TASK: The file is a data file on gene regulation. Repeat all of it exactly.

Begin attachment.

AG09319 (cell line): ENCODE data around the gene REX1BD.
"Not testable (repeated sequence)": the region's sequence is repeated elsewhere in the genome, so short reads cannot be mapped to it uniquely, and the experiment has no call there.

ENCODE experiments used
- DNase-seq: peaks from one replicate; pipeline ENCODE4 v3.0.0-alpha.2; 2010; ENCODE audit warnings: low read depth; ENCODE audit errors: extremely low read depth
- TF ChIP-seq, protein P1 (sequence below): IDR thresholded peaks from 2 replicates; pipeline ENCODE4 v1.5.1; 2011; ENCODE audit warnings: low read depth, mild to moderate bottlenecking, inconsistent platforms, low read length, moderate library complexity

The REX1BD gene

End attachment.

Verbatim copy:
AG09319 (cell line): ENCODE data around the gene REX1BD.
"Not testable (repeated sequence)": the region's sequence is repeated elsewhere in the genome, so short reads cannot be mapped to it uniquely, and the experiment has no call there.

ENCODE experiments used
- DNase-seq: peaks from one replicate; pipeline ENCODE4 v3.0.0-alpha.2; 2010; ENCODE audit warnings: low read depth; ENCODE audit errors: extremely low read depth
- TF ChIP-seq, protein P1 (sequence below): IDR thresholded peaks from 2 replicates; pipeline ENCODE4 v1.5.1; 2011; ENCODE audit warnings: low read depth, mild to moderate bottlenecking, inconsistent platforms, low read length, moderate library complexity

The REX1BD gene